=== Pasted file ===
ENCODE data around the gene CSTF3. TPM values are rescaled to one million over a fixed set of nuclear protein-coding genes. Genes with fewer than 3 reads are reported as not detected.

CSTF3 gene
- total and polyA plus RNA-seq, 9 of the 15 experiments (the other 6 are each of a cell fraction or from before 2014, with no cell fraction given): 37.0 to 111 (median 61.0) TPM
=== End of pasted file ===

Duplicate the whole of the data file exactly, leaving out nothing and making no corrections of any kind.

ENCODE data around the gene CSTF3. TPM values are rescaled to one million over a fixed set of nuclear protein-coding genes. Genes with fewer than 3 reads are reported as not detected.

CSTF3 gene
- total and polyA plus RNA-seq, 9 of the 15 experiments (the other 6 are each of a cell fraction or from before 2014, with no cell fraction given): 37.0 to 111 (median 61.0) TPM